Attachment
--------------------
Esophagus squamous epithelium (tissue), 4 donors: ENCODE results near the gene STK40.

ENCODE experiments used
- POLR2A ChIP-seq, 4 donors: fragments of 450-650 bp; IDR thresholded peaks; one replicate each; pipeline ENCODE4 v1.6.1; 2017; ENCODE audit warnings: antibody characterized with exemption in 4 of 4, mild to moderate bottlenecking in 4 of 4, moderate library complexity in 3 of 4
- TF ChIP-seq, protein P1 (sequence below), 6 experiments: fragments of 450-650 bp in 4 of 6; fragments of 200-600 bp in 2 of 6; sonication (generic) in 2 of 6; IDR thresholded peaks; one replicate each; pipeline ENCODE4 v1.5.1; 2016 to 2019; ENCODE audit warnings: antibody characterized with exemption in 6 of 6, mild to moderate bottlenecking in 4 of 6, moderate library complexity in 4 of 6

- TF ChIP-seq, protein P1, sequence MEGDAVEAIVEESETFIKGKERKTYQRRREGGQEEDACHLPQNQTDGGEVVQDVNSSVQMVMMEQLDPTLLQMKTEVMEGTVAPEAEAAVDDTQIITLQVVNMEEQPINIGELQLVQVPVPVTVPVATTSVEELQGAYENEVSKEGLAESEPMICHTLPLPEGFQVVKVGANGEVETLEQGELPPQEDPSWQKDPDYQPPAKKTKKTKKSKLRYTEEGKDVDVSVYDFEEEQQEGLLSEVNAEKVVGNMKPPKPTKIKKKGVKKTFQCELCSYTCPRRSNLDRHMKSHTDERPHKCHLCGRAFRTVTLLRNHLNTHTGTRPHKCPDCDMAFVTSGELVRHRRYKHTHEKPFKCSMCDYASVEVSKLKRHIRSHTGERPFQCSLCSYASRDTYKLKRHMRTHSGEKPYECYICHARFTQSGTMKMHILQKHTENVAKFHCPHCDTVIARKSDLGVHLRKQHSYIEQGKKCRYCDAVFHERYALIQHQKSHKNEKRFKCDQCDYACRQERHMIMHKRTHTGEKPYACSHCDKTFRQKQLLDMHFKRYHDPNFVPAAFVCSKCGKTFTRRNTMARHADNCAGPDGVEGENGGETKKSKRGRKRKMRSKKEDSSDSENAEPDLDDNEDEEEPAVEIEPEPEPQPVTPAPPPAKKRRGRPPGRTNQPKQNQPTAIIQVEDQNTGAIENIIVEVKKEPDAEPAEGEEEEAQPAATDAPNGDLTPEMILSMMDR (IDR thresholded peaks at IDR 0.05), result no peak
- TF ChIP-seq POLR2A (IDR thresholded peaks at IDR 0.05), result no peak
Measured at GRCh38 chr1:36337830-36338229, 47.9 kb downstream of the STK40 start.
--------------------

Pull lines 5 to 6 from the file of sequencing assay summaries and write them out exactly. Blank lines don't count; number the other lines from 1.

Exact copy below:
- TF ChIP-seq, protein P1, sequence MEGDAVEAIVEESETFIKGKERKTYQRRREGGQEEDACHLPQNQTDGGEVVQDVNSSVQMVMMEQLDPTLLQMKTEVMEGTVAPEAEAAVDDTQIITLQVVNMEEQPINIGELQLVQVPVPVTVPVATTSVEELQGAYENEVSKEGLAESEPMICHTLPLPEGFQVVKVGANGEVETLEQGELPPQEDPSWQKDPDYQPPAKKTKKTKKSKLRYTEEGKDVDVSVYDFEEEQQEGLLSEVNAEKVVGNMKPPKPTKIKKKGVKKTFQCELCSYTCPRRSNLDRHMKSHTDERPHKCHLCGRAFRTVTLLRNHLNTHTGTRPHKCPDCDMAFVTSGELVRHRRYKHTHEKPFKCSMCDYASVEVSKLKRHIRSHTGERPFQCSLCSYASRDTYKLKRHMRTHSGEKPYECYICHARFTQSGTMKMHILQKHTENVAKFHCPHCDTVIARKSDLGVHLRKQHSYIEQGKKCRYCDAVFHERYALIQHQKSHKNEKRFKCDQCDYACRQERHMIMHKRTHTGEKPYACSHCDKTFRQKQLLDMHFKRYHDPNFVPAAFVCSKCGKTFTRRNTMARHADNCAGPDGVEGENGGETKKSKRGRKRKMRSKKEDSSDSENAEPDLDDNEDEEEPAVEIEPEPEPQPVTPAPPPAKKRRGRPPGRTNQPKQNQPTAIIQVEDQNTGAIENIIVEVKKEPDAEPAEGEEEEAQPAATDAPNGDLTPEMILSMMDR (IDR thresholded peaks at IDR 0.05), result no peak
- TF ChIP-seq POLR2A (IDR thresholded peaks at IDR 0.05), result no peak